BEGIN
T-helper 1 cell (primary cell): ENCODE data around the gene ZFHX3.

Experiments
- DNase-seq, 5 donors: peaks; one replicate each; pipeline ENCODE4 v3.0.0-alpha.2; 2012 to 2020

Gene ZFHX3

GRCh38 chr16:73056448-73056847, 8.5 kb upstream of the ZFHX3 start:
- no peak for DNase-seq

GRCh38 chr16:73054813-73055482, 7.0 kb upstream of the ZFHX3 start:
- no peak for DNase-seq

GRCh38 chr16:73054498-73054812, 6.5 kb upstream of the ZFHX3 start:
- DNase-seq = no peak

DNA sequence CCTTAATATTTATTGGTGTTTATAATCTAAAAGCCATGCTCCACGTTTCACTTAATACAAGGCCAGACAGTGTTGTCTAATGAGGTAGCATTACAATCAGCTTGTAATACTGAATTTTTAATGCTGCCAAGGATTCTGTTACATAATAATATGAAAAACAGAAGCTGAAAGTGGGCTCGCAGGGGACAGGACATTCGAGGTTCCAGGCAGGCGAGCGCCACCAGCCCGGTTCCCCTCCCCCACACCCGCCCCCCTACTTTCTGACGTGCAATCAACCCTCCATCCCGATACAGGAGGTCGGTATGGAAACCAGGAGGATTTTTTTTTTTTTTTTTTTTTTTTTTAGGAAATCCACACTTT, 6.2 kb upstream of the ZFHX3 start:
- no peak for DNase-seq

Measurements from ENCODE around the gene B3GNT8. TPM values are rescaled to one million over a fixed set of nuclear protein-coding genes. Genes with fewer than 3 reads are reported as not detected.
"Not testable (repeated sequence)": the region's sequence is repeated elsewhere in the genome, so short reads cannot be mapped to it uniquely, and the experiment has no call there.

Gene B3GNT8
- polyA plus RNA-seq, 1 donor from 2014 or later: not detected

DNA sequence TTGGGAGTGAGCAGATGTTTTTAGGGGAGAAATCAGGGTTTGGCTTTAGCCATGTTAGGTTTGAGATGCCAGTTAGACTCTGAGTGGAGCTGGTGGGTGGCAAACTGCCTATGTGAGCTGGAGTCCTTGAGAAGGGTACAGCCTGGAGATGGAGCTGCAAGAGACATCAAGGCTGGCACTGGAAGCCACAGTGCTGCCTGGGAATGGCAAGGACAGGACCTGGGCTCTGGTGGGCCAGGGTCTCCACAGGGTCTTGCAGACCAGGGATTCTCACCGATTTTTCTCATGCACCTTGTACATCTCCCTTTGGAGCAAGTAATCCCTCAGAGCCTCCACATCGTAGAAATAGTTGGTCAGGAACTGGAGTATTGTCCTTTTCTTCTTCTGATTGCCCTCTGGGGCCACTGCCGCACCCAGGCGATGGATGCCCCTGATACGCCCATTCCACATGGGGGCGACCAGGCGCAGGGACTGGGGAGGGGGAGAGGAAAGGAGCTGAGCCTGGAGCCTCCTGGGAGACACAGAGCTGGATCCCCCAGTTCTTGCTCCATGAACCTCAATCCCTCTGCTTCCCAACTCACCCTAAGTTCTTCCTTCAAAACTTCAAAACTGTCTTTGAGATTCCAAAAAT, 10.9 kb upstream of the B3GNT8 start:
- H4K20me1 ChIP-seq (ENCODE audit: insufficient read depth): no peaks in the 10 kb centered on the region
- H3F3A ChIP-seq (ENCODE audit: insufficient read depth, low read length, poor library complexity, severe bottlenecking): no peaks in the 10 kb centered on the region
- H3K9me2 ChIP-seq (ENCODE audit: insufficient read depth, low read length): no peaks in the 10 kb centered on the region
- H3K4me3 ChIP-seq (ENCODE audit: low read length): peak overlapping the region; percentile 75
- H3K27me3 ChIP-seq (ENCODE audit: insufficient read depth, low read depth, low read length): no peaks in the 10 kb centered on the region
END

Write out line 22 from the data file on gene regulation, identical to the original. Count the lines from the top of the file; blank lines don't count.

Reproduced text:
- H3K27me3 ChIP-seq (ENCODE audit: insufficient read depth, low read depth, low read length): no peaks in the 10 kb centered on the region